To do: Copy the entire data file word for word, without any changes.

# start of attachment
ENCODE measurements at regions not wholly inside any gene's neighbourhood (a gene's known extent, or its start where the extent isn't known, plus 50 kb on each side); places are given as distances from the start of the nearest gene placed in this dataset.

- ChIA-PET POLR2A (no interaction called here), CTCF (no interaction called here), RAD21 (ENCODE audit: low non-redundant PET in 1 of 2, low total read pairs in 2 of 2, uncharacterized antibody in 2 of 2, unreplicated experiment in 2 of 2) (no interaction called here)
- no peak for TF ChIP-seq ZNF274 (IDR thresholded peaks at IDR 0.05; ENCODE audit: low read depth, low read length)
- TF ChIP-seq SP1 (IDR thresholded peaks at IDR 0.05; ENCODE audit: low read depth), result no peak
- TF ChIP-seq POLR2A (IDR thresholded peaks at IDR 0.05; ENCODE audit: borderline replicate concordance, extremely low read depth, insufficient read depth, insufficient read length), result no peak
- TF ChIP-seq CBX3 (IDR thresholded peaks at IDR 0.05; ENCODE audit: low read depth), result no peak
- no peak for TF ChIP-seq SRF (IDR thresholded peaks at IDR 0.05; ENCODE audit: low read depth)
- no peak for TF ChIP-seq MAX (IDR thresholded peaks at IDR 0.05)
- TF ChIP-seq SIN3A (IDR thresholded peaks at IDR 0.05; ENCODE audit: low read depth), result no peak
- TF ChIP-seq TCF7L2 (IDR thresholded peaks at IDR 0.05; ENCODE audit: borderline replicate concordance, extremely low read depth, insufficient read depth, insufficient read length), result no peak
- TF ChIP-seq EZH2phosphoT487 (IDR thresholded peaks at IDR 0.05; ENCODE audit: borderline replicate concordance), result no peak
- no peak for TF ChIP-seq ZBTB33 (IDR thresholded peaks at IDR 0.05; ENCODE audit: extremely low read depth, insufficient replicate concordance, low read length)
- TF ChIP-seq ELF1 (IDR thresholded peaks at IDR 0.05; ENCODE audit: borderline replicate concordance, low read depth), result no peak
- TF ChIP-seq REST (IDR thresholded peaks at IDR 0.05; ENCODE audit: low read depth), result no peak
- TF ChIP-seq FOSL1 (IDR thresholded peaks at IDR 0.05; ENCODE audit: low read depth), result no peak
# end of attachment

ENCODE measurements at regions not wholly inside any gene's neighbourhood (a gene's known extent, or its start where the extent isn't known, plus 50 kb on each side); places are given as distances from the start of the nearest gene placed in this dataset.

- ChIA-PET POLR2A (no interaction called here), CTCF (no interaction called here), RAD21 (ENCODE audit: low non-redundant PET in 1 of 2, low total read pairs in 2 of 2, uncharacterized antibody in 2 of 2, unreplicated experiment in 2 of 2) (no interaction called here)
- no peak for TF ChIP-seq ZNF274 (IDR thresholded peaks at IDR 0.05; ENCODE audit: low read depth, low read length)
- TF ChIP-seq SP1 (IDR thresholded peaks at IDR 0.05; ENCODE audit: low read depth), result no peak
- TF ChIP-seq POLR2A (IDR thresholded peaks at IDR 0.05; ENCODE audit: borderline replicate concordance, extremely low read depth, insufficient read depth, insufficient read length), result no peak
- TF ChIP-seq CBX3 (IDR thresholded peaks at IDR 0.05; ENCODE audit: low read depth), result no peak
- no peak for TF ChIP-seq SRF (IDR thresholded peaks at IDR 0.05; ENCODE audit: low read depth)
- no peak for TF ChIP-seq MAX (IDR thresholded peaks at IDR 0.05)
- TF ChIP-seq SIN3A (IDR thresholded peaks at IDR 0.05; ENCODE audit: low read depth), result no peak
- TF ChIP-seq TCF7L2 (IDR thresholded peaks at IDR 0.05; ENCODE audit: borderline replicate concordance, extremely low read depth, insufficient read depth, insufficient read length), result no peak
- TF ChIP-seq EZH2phosphoT487 (IDR thresholded peaks at IDR 0.05; ENCODE audit: borderline replicate concordance), result no peak
- no peak for TF ChIP-seq ZBTB33 (IDR thresholded peaks at IDR 0.05; ENCODE audit: extremely low read depth, insufficient replicate concordance, low read length)
- TF ChIP-seq ELF1 (IDR thresholded peaks at IDR 0.05; ENCODE audit: borderline replicate concordance, low read depth), result no peak
- TF ChIP-seq REST (IDR thresholded peaks at IDR 0.05; ENCODE audit: low read depth), result no peak
- TF ChIP-seq FOSL1 (IDR thresholded peaks at IDR 0.05; ENCODE audit: low read depth), result no peak